Dawson City Public School students

For many people, especially First Nations people, it is important to educate young people in a variety of ways. Behaviours and customs are passed on from generation to generation by example and by stories. Elders are held in great respect for their wisdom and experience, and storytelling is a valued part of the passing down of knowledge.

Missionaries provided basic schooling for First Nations children in the early years, but as communities stabilized more formal schools became established. Even though Dawson was a growing city by 1897, one contemporary observer noted that because of high wages and the high cost of lumber, it would probably be another year before a school building was complete.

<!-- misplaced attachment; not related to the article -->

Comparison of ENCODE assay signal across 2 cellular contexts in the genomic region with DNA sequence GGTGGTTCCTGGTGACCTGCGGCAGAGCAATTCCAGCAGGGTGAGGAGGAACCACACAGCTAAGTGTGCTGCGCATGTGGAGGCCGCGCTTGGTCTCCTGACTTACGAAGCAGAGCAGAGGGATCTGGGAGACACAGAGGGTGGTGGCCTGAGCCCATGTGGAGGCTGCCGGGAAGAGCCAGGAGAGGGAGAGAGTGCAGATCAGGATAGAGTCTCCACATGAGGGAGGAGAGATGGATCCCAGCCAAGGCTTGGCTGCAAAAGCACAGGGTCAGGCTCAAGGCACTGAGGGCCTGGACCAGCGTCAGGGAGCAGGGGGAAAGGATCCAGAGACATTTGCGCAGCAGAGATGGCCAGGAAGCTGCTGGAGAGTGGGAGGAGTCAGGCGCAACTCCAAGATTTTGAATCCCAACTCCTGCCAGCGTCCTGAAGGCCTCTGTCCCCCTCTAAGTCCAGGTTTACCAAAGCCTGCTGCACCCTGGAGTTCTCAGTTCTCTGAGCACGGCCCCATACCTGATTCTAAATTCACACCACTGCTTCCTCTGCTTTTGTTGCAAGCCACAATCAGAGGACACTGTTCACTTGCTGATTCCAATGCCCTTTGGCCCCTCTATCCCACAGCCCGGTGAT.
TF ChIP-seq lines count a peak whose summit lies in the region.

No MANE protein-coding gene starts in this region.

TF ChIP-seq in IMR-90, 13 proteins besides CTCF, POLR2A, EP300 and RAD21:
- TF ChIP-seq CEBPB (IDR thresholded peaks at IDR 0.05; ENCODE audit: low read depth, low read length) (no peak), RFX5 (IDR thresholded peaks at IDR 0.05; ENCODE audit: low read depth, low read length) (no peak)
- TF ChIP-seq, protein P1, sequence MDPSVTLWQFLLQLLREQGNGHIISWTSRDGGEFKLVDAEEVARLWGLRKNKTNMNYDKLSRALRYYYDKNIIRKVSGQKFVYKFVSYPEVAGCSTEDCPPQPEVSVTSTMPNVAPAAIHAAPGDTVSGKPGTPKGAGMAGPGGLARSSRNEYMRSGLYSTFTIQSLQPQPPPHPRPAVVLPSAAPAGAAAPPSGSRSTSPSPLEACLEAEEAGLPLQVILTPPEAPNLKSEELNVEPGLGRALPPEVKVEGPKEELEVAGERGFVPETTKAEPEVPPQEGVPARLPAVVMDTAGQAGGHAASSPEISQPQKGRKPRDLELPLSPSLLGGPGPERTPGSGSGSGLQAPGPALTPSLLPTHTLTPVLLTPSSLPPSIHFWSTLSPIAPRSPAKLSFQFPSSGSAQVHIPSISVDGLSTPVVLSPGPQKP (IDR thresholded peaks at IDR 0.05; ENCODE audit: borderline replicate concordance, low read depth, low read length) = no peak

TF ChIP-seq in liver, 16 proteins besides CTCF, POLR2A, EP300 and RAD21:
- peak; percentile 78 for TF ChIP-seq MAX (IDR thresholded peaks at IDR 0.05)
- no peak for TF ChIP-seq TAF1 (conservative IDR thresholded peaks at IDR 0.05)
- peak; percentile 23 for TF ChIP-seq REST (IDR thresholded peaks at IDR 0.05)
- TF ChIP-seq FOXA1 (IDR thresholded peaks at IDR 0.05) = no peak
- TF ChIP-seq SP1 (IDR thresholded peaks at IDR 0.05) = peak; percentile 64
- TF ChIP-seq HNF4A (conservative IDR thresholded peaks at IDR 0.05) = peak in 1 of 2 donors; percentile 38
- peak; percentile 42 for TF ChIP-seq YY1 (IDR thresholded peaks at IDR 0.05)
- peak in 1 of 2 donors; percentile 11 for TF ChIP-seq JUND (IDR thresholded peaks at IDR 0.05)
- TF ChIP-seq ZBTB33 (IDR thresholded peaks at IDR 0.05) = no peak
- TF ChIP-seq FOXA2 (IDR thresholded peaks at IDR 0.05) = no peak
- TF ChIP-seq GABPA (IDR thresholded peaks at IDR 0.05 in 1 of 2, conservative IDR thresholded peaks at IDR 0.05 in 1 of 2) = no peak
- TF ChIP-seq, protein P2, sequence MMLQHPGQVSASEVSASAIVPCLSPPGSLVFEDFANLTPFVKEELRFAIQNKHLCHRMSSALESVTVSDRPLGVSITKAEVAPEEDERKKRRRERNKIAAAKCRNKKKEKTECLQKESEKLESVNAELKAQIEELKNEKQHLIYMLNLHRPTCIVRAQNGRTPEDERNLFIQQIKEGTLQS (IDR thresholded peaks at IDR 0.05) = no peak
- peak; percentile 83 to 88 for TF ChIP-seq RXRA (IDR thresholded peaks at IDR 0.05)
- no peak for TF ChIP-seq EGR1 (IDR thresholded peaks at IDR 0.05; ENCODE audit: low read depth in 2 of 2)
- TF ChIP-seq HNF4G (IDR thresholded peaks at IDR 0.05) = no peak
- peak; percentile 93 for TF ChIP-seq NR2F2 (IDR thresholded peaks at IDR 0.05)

The churches established both day schools and residential schools for First Nations children. Although the residential schools provided an education and allowed students to meet fellow students from other places and groups, they took children away from their families and their culture. Church-run residential schools continued to operate until the 1960s.

The territorial government built a network of public schools from 1900 on, and since June 1963 has offered post-secondary education. First Nations students are educated in their own communities now and all students have the opportunity to study Yukon aboriginal languages, culture and history close to home. Recent initiatives include French immersion, virtual classrooms and distance education.

"You learn it from your mothers and fathers. You learn it from your grandmothers, your grandfathers."

Clara Schinkel

Walking Together/Ditth'ëk Ts'ä Tr'ëtädal

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